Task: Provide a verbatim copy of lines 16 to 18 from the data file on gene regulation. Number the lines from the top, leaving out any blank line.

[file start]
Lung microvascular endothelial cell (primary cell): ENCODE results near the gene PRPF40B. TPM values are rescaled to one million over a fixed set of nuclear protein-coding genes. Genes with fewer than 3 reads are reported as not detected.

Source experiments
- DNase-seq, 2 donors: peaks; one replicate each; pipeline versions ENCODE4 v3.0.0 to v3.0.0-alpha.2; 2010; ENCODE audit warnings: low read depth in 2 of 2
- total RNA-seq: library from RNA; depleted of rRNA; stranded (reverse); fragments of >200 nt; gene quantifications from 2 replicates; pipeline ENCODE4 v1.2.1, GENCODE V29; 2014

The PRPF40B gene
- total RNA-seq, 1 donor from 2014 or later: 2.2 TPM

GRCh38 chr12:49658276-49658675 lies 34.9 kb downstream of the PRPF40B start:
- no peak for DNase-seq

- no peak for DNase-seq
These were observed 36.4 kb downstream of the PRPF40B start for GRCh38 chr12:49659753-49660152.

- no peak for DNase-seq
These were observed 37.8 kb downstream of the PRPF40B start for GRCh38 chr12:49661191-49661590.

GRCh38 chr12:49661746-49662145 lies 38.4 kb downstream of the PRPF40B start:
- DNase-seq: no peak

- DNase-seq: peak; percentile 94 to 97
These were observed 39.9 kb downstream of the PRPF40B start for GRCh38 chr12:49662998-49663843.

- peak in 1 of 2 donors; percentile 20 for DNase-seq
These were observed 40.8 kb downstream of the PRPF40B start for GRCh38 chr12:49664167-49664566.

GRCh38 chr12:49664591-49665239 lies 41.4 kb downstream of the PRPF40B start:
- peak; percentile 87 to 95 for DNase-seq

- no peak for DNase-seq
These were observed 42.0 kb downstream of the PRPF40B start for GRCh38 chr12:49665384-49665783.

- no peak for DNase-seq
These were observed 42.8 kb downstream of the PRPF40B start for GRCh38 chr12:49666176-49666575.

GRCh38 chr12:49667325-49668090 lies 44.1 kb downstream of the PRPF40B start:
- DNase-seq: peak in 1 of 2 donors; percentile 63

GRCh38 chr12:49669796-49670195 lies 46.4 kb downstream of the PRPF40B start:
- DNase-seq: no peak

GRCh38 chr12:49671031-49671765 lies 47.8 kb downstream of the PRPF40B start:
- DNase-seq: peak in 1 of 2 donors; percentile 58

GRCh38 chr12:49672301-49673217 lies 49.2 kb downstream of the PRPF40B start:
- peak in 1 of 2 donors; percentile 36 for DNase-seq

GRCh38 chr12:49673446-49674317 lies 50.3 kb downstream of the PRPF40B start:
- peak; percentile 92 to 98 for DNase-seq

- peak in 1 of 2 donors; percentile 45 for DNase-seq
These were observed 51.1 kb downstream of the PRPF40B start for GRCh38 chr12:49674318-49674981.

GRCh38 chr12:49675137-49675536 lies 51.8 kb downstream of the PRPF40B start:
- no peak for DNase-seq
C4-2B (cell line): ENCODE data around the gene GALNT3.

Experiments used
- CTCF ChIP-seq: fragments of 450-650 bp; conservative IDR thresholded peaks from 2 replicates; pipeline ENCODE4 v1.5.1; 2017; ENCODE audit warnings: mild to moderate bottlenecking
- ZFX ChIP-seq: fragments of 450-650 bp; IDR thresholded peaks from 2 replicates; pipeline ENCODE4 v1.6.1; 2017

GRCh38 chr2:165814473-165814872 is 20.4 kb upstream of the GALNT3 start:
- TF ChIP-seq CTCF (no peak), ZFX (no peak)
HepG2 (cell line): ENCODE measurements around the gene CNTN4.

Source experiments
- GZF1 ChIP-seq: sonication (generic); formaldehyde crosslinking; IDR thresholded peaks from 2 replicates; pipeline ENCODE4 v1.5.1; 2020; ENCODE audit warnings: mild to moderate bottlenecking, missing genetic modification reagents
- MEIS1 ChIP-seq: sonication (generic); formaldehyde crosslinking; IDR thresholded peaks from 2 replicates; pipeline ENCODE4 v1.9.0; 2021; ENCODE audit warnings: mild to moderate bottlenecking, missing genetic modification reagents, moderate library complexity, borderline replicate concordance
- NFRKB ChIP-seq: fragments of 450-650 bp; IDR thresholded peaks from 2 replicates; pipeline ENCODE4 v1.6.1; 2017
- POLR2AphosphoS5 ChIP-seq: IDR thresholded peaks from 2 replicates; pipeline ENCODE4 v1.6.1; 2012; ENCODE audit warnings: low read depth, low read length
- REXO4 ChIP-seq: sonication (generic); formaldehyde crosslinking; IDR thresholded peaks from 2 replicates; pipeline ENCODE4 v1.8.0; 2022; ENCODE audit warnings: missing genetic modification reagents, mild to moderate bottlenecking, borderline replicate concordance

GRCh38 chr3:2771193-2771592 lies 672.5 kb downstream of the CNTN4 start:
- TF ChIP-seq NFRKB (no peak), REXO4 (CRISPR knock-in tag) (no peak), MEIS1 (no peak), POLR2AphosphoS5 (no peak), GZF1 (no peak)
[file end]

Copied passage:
These were observed 39.9 kb downstream of the PRPF40B start for GRCh38 chr12:49662998-49663843.

- peak in 1 of 2 donors; percentile 20 for DNase-seq
These were observed 40.8 kb downstream of the PRPF40B start for GRCh38 chr12:49664167-49664566.